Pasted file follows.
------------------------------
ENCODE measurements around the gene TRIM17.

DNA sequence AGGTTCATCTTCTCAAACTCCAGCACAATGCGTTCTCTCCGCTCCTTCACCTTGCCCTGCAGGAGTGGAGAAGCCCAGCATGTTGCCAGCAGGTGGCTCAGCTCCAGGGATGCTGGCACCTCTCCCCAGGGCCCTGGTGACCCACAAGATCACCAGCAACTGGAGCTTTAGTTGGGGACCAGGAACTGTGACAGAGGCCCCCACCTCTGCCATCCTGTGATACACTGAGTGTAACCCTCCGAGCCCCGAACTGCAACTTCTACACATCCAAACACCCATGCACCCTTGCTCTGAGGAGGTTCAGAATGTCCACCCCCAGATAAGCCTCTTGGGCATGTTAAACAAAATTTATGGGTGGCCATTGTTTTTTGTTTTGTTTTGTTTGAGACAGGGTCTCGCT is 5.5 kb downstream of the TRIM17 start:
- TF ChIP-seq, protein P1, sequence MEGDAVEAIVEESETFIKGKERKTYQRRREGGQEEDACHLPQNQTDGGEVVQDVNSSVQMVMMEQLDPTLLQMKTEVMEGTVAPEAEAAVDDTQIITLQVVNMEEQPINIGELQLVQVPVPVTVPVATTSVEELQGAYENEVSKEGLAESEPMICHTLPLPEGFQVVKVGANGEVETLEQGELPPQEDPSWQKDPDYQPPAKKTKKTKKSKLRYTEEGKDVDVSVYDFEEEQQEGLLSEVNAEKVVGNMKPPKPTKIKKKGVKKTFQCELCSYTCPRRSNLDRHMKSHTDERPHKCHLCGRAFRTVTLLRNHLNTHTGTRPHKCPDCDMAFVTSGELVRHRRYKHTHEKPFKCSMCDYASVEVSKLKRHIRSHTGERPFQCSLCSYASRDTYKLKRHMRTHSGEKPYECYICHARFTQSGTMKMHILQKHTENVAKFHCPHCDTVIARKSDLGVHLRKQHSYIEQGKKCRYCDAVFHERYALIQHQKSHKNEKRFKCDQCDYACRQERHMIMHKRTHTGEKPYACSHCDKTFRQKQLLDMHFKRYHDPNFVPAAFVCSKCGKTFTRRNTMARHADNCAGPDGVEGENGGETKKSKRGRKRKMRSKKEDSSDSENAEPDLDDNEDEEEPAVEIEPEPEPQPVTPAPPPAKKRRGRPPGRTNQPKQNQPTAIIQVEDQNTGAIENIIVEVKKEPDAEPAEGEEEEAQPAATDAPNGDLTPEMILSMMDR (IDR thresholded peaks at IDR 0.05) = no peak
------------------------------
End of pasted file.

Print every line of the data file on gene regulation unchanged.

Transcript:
ENCODE measurements around the gene TRIM17.

DNA sequence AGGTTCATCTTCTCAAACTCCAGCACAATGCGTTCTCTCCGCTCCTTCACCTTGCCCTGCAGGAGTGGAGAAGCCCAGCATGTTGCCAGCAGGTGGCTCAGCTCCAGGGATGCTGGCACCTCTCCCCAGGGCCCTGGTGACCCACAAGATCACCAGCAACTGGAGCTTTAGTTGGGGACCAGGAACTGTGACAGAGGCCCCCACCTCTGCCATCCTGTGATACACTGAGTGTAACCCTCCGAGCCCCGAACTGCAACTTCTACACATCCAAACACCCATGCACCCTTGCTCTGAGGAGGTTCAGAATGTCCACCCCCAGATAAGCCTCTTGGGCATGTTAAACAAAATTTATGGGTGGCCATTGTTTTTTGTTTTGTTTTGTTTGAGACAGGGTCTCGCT is 5.5 kb downstream of the TRIM17 start:
- TF ChIP-seq, protein P1, sequence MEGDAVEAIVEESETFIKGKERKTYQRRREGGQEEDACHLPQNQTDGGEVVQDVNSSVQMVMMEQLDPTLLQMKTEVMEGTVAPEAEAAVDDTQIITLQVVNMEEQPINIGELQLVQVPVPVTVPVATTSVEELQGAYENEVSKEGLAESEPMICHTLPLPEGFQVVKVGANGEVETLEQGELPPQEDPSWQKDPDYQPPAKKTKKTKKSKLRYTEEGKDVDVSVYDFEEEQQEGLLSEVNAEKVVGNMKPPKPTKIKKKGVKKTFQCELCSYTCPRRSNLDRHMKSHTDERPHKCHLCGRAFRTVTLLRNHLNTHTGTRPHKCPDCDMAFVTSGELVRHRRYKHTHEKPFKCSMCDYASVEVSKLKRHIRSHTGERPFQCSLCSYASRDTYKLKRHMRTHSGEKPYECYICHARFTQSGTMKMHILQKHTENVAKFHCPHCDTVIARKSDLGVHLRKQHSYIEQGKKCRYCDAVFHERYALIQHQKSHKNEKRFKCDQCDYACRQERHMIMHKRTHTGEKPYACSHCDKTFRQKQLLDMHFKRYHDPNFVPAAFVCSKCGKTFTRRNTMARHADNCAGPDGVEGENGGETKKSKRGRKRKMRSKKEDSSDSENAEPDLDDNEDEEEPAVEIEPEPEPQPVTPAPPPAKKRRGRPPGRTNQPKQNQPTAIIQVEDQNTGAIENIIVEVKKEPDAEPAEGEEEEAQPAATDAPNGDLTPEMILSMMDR (IDR thresholded peaks at IDR 0.05) = no peak